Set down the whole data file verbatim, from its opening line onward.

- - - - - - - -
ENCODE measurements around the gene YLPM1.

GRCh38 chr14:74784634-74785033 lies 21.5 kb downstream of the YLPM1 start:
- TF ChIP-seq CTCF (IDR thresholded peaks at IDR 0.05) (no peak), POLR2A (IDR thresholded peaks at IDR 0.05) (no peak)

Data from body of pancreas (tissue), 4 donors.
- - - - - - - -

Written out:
ENCODE measurements around the gene YLPM1.

GRCh38 chr14:74784634-74785033 lies 21.5 kb downstream of the YLPM1 start:
- TF ChIP-seq CTCF (IDR thresholded peaks at IDR 0.05) (no peak), POLR2A (IDR thresholded peaks at IDR 0.05) (no peak)

Data from body of pancreas (tissue), 4 donors.